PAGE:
But the content publishing system goes far beyond simply giving us better ways to make content links. We’re struggling with many of the same problems that you have. For example, how can we deliver information to client types such as handheld devices and phones as well as traditional browser clients? We have an incredible bank of developer resources, and we want to provide more “views” into that information, such as exposing Web services that list the most recently published articles, delivering content in multiple languages, and letting you choose the syntax in which you’d prefer to view examples. And we now have the framework upon which we can build and deploy long overdue features such printer-friendly views and a content rating system. While we haven’t implemented these capabilities yet, at least they’re now possible.

Overview of Changes, Today and Tomorrow
Now that we’ve deployed this foundation, our next job is to go about the business of rolling out as many of these anticipated features as we can as well as bringing more areas of the site under the umbrella of our management system. And that brings me to an important point of clarification about the status of the site: In order to deploy this as quickly as possible, we opted for a phased rollout. And that means certain areas of the site are not yet managed under the CMS. Areas such as the Tip Bank, discussion groups, and older content will take you back a step in our design evolution. We think the impact of this incongruency is negligible. Links throughout these legacy areas will bring you back the managed front end?and the most recent versions?of any page.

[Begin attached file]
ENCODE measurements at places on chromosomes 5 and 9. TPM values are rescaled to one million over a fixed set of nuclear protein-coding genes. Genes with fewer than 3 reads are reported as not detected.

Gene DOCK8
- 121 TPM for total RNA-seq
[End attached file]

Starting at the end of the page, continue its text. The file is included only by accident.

Over the next year, you’ll see incremental changes as we bring these areas into the managed system, add their resources to a singular knowledge base, and update their user interface to match the new design. As we do this, we’ll be adding to the functionality and deploying great new interactive features to the various content areas of the site.

One of the most aggressive of these new capabilities will be “Power Browse,” which will allow you to crawl through all of the thousands of pieces of content on DevX by topic. Power Browse will capitalize on the new cascading menu navigation, which you will find in the upper left corner of every page on DevX, whether it is a page managed under the CMS (like this one) or a “legacy” page.